Description: Microfabricated channels are widely thought to be the key to realizing chemical analysis on a microscopic scale. Chemical and biological information in the microchannels is often probed with optical techniques such as fluorescence, Raman and absorption spectroscopy. However, the optical effects of a microchannel are not well characterized. For example, it is important to understand the optics of the channel in order to optimize optical coupling efficiency. The authors consider various designs for enhancing the sensitivity of fluorescence detection in a microchannel.
Date: March 1, 1997
Creator: French, T.; Gourley, P.L. & McDonald, A.E.
Partner: UNT Libraries Government Documents Department

Discussion of DNAPL Migration through a Fractured Perching Layer

Description: The visualization study of 1,1,1-trichloroethane (TCA) infiltration described by Stephens et al. (1998) was an elegant design, clearly demonstrating DNAPL behavior encountering a fractured perched layer. I question, however, their interpretation, stated in both abstract and conclusions, that rapid DNAPL penetration of the fracture was "in contrast to existing mathematical solutions of hydrostatic initial conditions and full saturation below the fracture." I also have a comment regarding the experimental conditions.
Date: January 13, 1999
Creator: Tuck, D.M.
Partner: UNT Libraries Government Documents Department

Characterization of fluid transport in microscale structures

Description: A new tool for imaging both scalar transport and velocity fields in liquid flows through microscale structures is described. The technique employs an ultraviolet laser pulse to write a pattern into the flow by uncaging a fluorescent dye. This is followed, at selected time delays, by flood illumination with a pulse of visible light which excites the uncaged dye. The resulting fluorescence image collected onto a sensitive CCD camera. The instrument is designed as an oil immersion microscope to minimize the beam steering effects. The caged fluorescent dye is seeded in trace quantities throughout the active fluid, thus images with high contrast and minimal distortion due to any molecular diffusion history can be obtained at any point within the microchannel by selectivity activating the dye in the immediate region of interest. The author reports images of pressure- and electrokinetically-driven steady flow within round cross section capillaries having micron scale inner diameters. The author also demonstrates the ability to recover the velocity profile from a time sequence of these scalar images by direct inversion of the conserved scalar advection-convection equation.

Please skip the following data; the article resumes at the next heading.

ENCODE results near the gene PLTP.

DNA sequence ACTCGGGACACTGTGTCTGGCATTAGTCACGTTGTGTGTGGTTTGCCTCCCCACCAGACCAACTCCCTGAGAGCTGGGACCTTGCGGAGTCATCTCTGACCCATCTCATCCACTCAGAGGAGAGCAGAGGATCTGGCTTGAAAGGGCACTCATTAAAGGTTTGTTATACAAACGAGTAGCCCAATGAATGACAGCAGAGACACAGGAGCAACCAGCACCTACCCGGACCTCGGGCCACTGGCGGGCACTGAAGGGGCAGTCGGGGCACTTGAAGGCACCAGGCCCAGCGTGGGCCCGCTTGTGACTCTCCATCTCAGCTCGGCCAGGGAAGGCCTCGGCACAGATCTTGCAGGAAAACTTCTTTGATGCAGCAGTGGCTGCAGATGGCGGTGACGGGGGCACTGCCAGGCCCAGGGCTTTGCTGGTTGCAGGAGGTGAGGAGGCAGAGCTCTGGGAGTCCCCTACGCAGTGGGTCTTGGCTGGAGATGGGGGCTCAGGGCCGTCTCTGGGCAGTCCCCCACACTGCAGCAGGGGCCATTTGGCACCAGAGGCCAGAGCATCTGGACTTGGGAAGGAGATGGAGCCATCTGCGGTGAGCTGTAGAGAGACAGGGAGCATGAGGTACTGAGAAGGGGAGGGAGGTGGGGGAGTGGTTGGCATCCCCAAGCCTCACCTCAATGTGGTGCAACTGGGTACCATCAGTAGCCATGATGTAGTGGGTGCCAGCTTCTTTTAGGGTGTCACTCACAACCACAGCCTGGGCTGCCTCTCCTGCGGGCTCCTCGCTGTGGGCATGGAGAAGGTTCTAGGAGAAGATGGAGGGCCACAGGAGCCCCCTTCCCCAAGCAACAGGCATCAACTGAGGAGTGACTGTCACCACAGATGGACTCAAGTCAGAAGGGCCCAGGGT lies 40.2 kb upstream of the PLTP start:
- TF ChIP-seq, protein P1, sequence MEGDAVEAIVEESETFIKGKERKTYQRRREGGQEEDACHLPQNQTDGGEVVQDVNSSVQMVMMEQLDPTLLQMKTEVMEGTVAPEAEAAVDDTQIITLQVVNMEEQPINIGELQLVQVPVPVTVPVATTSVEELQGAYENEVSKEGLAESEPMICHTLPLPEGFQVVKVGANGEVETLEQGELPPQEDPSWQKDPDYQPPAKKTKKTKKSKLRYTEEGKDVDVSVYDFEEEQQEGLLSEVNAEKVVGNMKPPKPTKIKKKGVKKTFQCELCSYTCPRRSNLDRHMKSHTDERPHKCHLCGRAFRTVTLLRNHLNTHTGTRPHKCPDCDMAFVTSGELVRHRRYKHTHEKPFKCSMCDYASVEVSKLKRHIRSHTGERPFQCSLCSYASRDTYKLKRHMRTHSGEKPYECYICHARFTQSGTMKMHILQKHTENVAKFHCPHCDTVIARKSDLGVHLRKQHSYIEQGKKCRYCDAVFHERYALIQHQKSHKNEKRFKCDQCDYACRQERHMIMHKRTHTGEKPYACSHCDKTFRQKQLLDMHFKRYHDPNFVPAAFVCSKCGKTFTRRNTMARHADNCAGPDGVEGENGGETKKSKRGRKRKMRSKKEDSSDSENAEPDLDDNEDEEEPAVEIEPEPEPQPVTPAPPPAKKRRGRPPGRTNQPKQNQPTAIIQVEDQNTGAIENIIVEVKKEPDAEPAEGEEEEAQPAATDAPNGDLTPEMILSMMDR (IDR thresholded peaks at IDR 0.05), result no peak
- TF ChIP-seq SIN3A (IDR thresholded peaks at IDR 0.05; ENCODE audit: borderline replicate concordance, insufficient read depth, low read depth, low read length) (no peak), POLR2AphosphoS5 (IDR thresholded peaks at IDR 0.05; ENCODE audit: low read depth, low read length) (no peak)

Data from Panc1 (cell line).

Date: January 1, 1998
Creator: Paul, P.H.
Partner: UNT Libraries Government Documents Department

1995 and 1996 Upper Three Runs Dye Study Data Analyses

Description: This report presents an analysis of dye tracer studies conducted on Upper Three Runs. The revised STREAM code was used to analyze these studies and derive a stream velocity and a dispersion coefficient for use in aqueous transport models. These models will be used to facilitate the establishment of aqueous effluent limits and provide contaminant transport information to emergency management in the event of a release.
Date: June 1998
Creator: Chen, K. F.
Partner: UNT Libraries Government Documents Department

Analysis of Dyes Extracted from Millimeter-Size Nylon Fibers by Micellar Electrokinetic Chromatography